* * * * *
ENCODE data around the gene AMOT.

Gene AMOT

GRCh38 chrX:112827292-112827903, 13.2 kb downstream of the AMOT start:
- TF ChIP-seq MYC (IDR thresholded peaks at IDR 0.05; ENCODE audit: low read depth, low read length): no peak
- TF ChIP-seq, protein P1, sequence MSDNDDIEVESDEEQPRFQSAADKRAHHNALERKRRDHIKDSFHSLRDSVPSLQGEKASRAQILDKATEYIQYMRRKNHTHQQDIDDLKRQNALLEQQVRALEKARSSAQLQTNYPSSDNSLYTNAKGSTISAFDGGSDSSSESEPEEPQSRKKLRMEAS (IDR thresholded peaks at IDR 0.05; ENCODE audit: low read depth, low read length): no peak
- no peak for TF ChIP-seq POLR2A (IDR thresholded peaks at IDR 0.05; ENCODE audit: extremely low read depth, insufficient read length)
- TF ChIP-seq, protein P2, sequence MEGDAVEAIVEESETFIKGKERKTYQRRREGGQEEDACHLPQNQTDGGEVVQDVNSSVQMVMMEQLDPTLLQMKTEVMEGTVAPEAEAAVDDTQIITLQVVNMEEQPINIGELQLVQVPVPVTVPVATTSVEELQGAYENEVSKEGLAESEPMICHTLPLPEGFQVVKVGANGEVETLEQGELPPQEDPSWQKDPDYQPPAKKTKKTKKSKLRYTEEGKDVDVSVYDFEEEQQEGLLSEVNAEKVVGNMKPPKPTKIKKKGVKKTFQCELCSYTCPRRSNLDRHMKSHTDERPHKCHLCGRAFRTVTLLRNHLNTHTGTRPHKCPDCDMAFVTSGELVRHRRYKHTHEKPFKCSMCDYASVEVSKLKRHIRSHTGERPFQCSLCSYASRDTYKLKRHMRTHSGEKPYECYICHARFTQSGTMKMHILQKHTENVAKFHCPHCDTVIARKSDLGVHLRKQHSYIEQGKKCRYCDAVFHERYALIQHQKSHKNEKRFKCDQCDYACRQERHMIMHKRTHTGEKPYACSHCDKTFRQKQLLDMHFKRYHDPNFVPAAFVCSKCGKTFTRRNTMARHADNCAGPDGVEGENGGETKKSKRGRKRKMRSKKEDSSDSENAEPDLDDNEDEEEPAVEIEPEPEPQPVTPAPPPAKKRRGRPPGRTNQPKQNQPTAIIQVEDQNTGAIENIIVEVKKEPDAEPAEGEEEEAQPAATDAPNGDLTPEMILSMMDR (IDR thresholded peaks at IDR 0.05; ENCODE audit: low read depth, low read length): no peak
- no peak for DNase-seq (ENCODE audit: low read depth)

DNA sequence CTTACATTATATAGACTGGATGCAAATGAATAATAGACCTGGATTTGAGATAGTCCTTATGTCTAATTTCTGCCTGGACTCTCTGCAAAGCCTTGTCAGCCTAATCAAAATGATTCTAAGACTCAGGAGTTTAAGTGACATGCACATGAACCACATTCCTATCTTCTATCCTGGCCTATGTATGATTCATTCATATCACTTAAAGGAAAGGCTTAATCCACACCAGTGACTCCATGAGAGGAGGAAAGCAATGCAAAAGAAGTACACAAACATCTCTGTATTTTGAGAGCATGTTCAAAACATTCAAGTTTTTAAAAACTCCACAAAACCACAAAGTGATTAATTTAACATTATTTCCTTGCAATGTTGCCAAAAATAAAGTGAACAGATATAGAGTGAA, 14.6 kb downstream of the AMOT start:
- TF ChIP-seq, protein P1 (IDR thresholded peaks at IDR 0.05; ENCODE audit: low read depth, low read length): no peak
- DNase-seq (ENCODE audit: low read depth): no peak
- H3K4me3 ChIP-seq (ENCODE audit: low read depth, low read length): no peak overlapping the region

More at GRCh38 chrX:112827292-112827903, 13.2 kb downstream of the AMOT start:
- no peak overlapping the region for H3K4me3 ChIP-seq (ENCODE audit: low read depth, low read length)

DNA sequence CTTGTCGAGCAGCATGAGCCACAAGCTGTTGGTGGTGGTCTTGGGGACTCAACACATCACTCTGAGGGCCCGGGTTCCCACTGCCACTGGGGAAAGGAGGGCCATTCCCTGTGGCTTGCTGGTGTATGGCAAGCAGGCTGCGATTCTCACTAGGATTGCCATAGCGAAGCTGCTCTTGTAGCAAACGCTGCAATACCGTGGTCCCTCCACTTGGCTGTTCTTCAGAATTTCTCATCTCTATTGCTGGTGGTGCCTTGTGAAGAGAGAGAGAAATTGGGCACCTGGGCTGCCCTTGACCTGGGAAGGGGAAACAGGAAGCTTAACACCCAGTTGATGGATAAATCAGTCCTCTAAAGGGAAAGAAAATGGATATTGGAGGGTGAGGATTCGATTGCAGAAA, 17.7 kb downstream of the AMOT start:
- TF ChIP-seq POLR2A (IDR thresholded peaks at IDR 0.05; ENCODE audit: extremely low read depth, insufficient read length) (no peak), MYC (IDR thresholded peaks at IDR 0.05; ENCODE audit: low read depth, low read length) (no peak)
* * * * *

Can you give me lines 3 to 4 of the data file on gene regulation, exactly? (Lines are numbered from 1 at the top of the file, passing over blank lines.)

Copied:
GRCh38 chrX:112827292-112827903, 13.2 kb downstream of the AMOT start:
- TF ChIP-seq MYC (IDR thresholded peaks at IDR 0.05; ENCODE audit: low read depth, low read length): no peak